WWVB began operation as radio station KK2XEI in July 1956. This experimental station was operated from 1530 to 2000 hours universal time each working day from Boulder, Colorado. The continuous wave 60 kHz signal was not modulated, except for a call sign ID that was sent every 20 minutes. The effective radiated power (ERP) was originally said to be 40 W, but later reduced to 1.4 W. Data recorded in January 1957 showed that the frequency of the broadcast was within a few parts in 1010 of the national standard located in the adjacent Boulder laboratory, proving (as expected) that a LF transmission was far more stable than the signals from WWV and WWVH.
The success of the 60 kHz broadcast led to the construction of a very low frequency (VLF) radio station named WWVL, which began operation from Sunset, Colorado in April 1960 using a carrier frequency of 20 kHz. It was originally planned to use the 20 kHz for worldwide coverage, and the 60 kHz broadcast for coverage of the United States. In March 1960, the call sign WWVB was obtained by NBS for the 60 kHz station. The "B" in the call sign probably stands for Boulder, the site of the original transmitter. However, one interesting theory is that the "B" could stand for Brown. W. W. Brown, one of the designers of the Fort Collins station, was employed as a contractor by NBS when the call sign application was submitted. Perhaps not coincidentally, his initials were W. W. B.
In 1962, NBS began building a new facility on a site north of Fort Collins, Colorado that would later also become the home of WWV. The site was attractive for several reasons, one being its exceptionally high ground conductivity, which was due to the high alkalinity of the soil. It was also reasonably close to Boulder (about 80 km, 49.3 mi), which made it easy to staff and manage, but much farther away from the mountains. The increased distance from the mountains made it a better choice for broadcasting an omni-directional signal.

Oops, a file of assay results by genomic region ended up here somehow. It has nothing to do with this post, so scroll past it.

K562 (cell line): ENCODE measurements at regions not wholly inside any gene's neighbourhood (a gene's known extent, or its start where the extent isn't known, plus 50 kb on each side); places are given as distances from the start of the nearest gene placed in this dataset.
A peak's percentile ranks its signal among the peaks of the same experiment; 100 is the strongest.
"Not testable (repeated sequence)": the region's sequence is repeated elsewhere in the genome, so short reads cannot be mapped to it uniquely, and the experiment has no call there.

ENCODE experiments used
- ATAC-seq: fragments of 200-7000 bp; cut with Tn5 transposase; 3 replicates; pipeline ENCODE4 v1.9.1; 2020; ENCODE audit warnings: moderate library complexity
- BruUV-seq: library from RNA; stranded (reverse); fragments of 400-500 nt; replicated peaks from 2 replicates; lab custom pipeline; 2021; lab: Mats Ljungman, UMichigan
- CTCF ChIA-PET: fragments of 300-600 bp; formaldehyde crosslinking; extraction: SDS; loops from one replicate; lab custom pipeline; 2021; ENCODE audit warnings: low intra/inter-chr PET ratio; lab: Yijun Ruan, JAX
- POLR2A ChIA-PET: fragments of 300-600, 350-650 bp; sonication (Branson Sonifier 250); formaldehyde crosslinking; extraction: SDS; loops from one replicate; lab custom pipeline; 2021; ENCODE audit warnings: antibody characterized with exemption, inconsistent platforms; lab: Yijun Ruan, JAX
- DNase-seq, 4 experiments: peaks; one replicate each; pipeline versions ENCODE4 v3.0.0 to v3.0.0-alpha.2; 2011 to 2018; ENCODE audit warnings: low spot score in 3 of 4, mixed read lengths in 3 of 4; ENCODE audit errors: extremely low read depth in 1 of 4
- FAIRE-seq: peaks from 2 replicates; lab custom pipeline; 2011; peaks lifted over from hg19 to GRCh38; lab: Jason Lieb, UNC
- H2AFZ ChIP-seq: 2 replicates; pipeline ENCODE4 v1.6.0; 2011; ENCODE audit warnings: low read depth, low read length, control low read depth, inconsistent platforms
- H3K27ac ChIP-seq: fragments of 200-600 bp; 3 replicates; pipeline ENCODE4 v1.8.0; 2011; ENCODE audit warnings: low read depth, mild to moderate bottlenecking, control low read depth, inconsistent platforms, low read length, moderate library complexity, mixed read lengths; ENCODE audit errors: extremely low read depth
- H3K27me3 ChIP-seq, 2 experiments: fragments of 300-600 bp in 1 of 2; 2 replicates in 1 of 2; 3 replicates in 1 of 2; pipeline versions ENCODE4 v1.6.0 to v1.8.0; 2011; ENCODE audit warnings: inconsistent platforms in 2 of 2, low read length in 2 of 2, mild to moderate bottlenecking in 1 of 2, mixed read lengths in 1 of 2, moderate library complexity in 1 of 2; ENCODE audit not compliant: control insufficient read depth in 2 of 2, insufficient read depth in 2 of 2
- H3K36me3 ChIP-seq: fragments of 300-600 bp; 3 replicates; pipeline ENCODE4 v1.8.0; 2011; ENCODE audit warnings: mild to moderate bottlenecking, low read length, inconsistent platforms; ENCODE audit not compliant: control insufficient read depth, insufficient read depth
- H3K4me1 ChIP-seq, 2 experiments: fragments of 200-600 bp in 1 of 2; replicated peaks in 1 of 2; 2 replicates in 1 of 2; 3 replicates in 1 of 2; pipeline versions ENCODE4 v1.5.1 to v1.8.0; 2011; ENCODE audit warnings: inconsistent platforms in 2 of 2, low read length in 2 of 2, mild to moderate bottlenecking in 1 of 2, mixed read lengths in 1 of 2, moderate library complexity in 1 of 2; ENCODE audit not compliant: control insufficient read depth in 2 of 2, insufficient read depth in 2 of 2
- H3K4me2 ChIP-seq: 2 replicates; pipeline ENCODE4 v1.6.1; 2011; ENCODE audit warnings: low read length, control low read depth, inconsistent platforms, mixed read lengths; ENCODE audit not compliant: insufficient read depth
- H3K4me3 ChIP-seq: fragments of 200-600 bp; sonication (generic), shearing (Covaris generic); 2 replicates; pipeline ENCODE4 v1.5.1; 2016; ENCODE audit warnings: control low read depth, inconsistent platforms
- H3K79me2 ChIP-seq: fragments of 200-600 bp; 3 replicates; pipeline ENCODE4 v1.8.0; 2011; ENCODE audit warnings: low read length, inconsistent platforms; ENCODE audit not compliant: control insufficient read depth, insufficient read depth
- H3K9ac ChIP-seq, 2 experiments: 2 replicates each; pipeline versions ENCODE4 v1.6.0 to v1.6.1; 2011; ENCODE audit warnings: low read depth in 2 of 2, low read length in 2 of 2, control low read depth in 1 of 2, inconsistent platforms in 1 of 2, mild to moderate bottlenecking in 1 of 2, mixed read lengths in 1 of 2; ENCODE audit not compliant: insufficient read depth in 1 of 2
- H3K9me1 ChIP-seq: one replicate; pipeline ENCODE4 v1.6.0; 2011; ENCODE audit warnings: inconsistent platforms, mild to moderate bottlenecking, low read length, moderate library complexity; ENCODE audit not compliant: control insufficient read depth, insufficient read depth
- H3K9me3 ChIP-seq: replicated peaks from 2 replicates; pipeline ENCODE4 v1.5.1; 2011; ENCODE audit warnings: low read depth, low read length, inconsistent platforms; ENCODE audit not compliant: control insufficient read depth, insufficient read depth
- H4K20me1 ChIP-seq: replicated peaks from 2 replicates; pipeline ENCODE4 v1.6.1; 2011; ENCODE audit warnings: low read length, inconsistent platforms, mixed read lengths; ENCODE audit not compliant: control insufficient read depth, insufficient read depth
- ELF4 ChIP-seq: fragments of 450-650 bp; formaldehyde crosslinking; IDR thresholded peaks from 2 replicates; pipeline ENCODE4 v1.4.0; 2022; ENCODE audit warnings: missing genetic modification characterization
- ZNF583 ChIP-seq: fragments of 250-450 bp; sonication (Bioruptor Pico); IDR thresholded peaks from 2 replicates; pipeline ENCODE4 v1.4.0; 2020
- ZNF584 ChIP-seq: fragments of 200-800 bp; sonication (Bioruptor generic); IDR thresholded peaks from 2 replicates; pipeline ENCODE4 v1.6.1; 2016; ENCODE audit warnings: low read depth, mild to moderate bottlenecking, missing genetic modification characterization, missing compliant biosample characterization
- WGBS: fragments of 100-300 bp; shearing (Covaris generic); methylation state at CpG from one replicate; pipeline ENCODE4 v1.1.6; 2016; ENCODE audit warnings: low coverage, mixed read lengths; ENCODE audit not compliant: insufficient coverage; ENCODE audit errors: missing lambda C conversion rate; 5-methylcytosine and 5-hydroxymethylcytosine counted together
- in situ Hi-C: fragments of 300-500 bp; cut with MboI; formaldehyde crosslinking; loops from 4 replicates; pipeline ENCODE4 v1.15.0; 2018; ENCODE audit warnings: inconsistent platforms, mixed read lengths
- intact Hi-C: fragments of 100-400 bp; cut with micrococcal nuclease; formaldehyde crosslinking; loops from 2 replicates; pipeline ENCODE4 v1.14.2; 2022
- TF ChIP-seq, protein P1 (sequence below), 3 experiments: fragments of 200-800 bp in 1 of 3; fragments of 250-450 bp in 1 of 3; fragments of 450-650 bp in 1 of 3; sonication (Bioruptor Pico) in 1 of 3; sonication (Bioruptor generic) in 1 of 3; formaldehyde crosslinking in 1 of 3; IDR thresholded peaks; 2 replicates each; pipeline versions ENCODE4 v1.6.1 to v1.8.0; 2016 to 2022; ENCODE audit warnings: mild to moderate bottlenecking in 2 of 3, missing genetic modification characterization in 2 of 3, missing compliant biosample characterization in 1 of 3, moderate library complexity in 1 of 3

WWVB went on the air on July 5, 1963, broadcasting a 5 kW signal on 60 kHz. This was later increased to 7 kW and then 13 kW, where it remained until December 1997. WWVL began transmitting a 500 W signal (later increased to 2 kW) on 20 kHz the following month. WWVL had a relatively short life span, going off the air in July 1972, but WWVB went on to become a permanent part of the nation's infrastructure.
A time code was added to WWVB on July 1, 1965. This made it possible for radio clocks to be designed that could decode the signal, recover the time, and automatically set themselves. The time code format has changed only slightly since 1965; it uses a scheme known as binary coded decimal (BCD), which uses four binary digits (bits) to send one decimal number.